fibrosis or cirrhosis (F3-F4). According to prior research, FIB-4 >1.45
doubles the risk of clinical events and death, while FIB-4 >3.25 quadruples
the risk, McCombs said.
The present analysis included 187,860 veterans (predominantly
men) with chronic hepatitis C who had available FIB-4 data. The main outcome
measures were time to death and time to a composite clinical events outcome
that combined cirrhosis, decompensation, HCV-related
hospitalisation, hepatocellular carcinoma and death.
Over the entire study period – at a time when
hepatitis C treatment was poorly tolerated and not highly effective – 25% of
patients started therapy and only 16% of those treated (or 4% of the study
population overall) achieved undetectable HCV viral load.
The analysis showed that starting treatment with FIB-4
<1.00 was associated with a 41% reduction in clinical events and a 36%
reduction in mortality. People who started therapy with FIB-4 <1.45 saw
reductions of 39% and 40%, respectively, while those who started while FIB-4 was
still <3.25 had a 34% lower risk of clinical events and a 45% lower risk of
Outcomes were not so good for individuals who delayed
treatment until after they had progressed to advanced disease. People who
waited until they reached FIB-4 >3.25 saw only an 11% reduction in clinical
events and a 25% reduction in mortality.
Poorer outcomes are attributable in part to the fact
that the likelihood of achieving viral suppression with interferon-based
therapy is lower once someone develops cirrhosis. (This is also true for
interferon-free treatment, though cure rates even for people with the most
advanced disease are high using the newest direct-acting antivirals.) People
who were treated early and achieved undetectable viral load saw about a 33-35%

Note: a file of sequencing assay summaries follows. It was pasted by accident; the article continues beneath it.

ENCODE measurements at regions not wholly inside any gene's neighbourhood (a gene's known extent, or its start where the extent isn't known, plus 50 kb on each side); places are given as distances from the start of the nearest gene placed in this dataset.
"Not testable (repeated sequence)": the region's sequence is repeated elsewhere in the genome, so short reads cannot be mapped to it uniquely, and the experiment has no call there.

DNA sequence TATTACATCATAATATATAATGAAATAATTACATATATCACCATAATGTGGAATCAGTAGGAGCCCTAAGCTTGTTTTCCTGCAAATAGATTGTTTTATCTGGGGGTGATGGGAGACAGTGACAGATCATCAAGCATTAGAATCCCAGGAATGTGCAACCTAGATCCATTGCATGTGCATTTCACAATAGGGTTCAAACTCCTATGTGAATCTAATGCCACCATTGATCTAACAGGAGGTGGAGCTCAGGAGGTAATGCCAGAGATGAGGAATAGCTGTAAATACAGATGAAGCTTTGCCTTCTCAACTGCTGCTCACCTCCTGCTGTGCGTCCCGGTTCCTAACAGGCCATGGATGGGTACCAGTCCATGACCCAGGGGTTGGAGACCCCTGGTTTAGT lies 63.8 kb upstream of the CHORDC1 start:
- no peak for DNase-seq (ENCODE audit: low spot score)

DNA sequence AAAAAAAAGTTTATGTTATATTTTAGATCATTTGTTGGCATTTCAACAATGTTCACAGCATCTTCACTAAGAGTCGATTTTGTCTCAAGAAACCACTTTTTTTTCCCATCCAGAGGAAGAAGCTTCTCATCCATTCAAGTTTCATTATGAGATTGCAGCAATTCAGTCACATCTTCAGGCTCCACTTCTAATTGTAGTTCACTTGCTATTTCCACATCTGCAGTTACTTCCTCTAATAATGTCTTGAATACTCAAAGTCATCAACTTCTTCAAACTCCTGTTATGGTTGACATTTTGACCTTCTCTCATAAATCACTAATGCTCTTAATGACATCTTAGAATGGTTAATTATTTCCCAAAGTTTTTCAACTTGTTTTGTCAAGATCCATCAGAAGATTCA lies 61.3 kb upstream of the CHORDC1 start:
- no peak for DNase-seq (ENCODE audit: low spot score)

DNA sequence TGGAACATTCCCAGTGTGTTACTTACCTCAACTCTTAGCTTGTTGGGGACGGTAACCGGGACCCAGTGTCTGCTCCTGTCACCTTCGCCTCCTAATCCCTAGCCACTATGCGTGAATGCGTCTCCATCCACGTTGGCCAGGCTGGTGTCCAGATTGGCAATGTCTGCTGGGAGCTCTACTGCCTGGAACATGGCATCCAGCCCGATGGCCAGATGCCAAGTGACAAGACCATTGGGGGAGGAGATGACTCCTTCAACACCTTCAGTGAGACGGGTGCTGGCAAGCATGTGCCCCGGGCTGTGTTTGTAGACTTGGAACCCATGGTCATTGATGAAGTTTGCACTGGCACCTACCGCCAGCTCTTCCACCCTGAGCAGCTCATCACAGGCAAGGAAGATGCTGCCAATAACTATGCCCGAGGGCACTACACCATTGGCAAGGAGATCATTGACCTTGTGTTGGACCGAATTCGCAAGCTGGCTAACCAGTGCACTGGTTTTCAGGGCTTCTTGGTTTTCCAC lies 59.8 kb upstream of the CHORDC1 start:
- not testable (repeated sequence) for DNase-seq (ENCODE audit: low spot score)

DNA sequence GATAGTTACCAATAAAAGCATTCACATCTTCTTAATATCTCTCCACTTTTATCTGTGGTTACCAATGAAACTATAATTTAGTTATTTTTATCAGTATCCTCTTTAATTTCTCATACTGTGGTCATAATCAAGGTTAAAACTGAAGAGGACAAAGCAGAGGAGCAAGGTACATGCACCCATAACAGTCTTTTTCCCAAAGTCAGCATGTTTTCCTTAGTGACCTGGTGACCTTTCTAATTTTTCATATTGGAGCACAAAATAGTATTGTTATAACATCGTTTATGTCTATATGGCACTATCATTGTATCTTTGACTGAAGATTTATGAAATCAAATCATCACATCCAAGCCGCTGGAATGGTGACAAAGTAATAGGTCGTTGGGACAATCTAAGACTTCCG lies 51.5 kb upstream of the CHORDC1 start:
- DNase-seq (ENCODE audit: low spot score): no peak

reduction in clinical events and 21-24% reduction in mortality, regardless of
whether they started with FIB-4 <1.00, <1.45 or <3.25.
But advanced liver disease may not be fully reversible
even if sustained virological response is achieved. Among people who delayed
treatment until after FIB-4 reached >3.25, reductions in clinical events and
death were only 13% and 24%, respectively, even if they achieved viral
Looking at another measure of treatment effectiveness
– the 'number needed to treat' to achieve a desired outcome – while 180 people
had to be treated with FIB-4 <3.25 in order to prevent a single death, this
rose to 325 people who waited until FIB-4 reached >3.25.
"Delaying treatment until after a patient’s FIB-4
level exceeds 3.25 has a clear detrimental effect on treatment effectiveness,"
the researchers concluded.
The benefits of
treatment are diminished if treatment is delayed," McCombs summarised. "If
you treat too late it is not going to be as effective." This is something
to discuss with payers, he added, since saving money now by delaying treatment
may result in greater costs in the future.
Another recent analysis of people in Switzerland
with HIV and HCV co-infection likewise showed that people who delay hepatitis C
treatment remain at risk for liver failure, hepatocellular carcinoma and
liver-related death even after being cured, with outcomes worsening the longer
it is put off.